# How is electricity from the power supply turned into stored bits of data?

I'm not an engineer, I'm curious how this happens. I've googled a little, but it seems I don't know what question to ask. I'm looking for in depth content detailing the process by which electricity on the wire is stored as values.

I know binary. I get that current is on, a 1, or true, while no current is off, a 0 or false.

• "Stored" as in memory: have a look for "D type flip flop" and "DRAM" Nov 23, 2012 at 17:19

You might want to narrow down the question more instead of asking for all of Wikipedia.

But in general, "1s and 0s" depend on your system. Voltages are run through a series of comparators (usually grouped into some sort of ADC) which compare the input voltage to a reference voltage. If the input voltage is high enough, it's registered as a 1, if it's too low, then it's registered as a 0. You can read more about this at http://en.wikipedia.org/wiki/Logic_level

For example, assume on a given micro-controller or processor, the logic level high is 2.5V. So providing a pin with 3.3V would register that pin as being "high" or "1".

These 1s and 0s are then stored in some sort of memory location and manipulated. The memory locations are implemented as "Latches". The physical implementation might vary slightly in size/complexity, but that's the general implementation.

Manipulations on these data bits can then be chained to create more and more complex operations. For example, a multiply operation is actually several addition operations.

This is really not a full blown textbook answer. You need ... a textbook for that. But this should get you started.

The four primary ways that information is stored in electronic circuits are:

• circuits that, through feedback, exhibit two or more stable states and are moved from one state to another by the application of a voltage. A bistable circuit (one with two stable states) can represent 0 or 1. Static RAM (SRAM) is an example. Bistable circuits stay in their state as long as their power supply is uninterrupted, and they do not receive a signal to change to another state. We can tap into some part of that bistable circuit to measure a high or low voltage, thereby reading the value.

• electronic charges held in capacitors or in special semiconductors. Dynamic RAM (DRAM) is an example. It uses tiny capacitors which are charged to indicate 1 and discharged to indicate 0. These capacitors leak, and so DRAM has to be refreshed. Another example is flash memory, which crams charges into a region within a semiconductor across a thin layer of glass.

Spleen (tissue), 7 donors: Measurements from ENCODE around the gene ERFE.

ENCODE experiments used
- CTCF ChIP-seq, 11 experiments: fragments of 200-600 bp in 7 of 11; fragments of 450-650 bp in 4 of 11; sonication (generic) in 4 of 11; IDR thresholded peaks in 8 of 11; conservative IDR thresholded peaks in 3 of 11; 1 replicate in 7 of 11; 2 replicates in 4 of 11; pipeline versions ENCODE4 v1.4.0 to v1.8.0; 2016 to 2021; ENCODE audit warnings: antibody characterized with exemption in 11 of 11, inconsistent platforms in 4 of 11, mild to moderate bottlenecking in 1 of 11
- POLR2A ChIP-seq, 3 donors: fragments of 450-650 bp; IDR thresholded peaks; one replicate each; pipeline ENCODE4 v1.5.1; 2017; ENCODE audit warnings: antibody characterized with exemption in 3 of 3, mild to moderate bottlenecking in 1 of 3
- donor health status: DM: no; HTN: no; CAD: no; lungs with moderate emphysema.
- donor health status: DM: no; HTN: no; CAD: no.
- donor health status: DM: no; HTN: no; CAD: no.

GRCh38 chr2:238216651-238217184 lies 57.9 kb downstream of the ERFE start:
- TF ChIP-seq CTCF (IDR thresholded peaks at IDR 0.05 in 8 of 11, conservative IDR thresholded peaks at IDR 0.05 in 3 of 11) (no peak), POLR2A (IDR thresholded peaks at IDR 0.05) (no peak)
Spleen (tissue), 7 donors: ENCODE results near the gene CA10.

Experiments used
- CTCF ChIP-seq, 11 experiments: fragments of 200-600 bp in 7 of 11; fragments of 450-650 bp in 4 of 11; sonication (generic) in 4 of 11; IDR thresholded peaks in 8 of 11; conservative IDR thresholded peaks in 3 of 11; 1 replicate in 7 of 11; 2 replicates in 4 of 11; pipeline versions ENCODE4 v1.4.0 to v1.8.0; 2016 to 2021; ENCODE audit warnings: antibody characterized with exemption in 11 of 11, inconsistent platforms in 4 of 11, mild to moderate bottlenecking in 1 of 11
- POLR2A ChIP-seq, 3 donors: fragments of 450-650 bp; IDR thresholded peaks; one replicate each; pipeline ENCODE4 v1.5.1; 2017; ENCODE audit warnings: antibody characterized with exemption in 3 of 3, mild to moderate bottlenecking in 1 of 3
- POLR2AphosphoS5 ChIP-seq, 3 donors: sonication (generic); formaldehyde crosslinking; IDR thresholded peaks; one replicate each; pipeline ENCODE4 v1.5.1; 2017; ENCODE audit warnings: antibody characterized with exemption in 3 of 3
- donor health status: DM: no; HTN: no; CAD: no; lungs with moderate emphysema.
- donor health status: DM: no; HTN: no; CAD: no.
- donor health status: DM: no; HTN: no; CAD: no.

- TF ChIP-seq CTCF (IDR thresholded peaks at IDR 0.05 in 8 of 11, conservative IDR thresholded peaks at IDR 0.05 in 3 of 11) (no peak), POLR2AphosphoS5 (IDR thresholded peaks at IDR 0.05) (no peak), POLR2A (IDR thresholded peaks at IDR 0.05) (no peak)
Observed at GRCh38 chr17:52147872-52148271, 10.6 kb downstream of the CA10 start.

• magnetization of permanent magnets. (Of course, hard disks are magnetic, but the scope of discussion is electronic circuits, not mechanical storage devices.) Decades ago, computers used core memory.

• switches. Information can be hard-coded into a circuit with switches or permanent wiring. That information cannot be changed by signals: it is read-only.

Digital information is not only stored, but also communicated among electronic circuits. This can take place in the form of voltage levels, usually two. Though techniques involving more than two voltage levels are not unheard of. For distance communication (networking, telecom) various encoding schemes are used for packing bits. Some communication methods simply send two voltage levels down the long distance line. Early ethernet, and serial communication (RS-232) is like that. Other methods encode the bits using frequency modulation, phase shifts and other tricks.

Have a look at my answer to an earlier question, "How is binary converted to electrical signals?" for a bit of a philosophical take on this question. To turn that answer around a bit, we have a mental model of mathematics using binary symbols, and we design electronic circuits to do some physical process that we can interpret in terms of those binary symbols.

We can choose pretty much whatever physical quantities we want to represent those symbols. For example a current in a wire, a voltage on a wire, etc.

For storage, we can choose something very simple, like the position of a mechanical toggle switch. Of course that's very inconvenient, because it requires a person to intervene and physically move the switch whenever we want to change the stored value.

More commonly, we store symbols in the form of voltages on capacitors. There are dozens (at least) of ways to do this, depending on how long we need to store the data, how quickly we need to be able to access it, whether we can count on having a power supply available to maintain the storage, how much money we're willing to spend on it, etc.

If you want to understand how this can work on the physical level, one of the conceptually simplest forms of memory is the NOR Flash cell, shown here with voltages applied appropriate for the erasure process:

In this device, a charge is stored on the floating gate to represent a binary one or zero. The presence of the charge can be detected by its effect on the conductivity of the path between the source and drain terminals, much like a MOSFET. The main trick about this device is that because there's no wire connected to the floating gate, charge has to be driven there by hot electron injection, and removed by quantum tunnelling, which are processes that require some quantum physics background knowledge to understand.